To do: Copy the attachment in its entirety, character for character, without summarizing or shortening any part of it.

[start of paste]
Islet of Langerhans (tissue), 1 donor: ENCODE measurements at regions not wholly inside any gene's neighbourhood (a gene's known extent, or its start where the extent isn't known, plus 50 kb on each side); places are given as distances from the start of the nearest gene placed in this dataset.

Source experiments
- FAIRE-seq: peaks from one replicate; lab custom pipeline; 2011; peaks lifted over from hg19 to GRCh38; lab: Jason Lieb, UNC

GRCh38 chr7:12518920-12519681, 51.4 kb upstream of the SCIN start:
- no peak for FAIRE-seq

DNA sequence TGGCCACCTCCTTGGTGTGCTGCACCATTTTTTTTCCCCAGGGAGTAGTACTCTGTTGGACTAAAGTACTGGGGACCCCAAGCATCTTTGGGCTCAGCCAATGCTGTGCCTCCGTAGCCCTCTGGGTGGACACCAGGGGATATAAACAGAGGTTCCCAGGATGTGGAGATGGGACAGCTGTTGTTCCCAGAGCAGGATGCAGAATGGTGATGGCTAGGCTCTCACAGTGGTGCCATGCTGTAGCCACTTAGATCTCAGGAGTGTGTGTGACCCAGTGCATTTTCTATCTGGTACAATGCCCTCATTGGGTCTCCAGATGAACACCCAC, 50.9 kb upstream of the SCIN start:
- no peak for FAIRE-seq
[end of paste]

Islet of Langerhans (tissue), 1 donor: ENCODE measurements at regions not wholly inside any gene's neighbourhood (a gene's known extent, or its start where the extent isn't known, plus 50 kb on each side); places are given as distances from the start of the nearest gene placed in this dataset.

Source experiments
- FAIRE-seq: peaks from one replicate; lab custom pipeline; 2011; peaks lifted over from hg19 to GRCh38; lab: Jason Lieb, UNC

GRCh38 chr7:12518920-12519681, 51.4 kb upstream of the SCIN start:
- no peak for FAIRE-seq

DNA sequence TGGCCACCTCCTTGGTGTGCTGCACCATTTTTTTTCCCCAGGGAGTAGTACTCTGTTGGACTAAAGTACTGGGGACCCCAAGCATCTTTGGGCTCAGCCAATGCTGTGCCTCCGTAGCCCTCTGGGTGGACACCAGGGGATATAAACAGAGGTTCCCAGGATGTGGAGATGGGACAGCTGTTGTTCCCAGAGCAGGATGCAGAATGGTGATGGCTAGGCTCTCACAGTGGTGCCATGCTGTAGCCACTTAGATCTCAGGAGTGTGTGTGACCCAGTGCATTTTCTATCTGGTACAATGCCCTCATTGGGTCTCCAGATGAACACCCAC, 50.9 kb upstream of the SCIN start:
- no peak for FAIRE-seq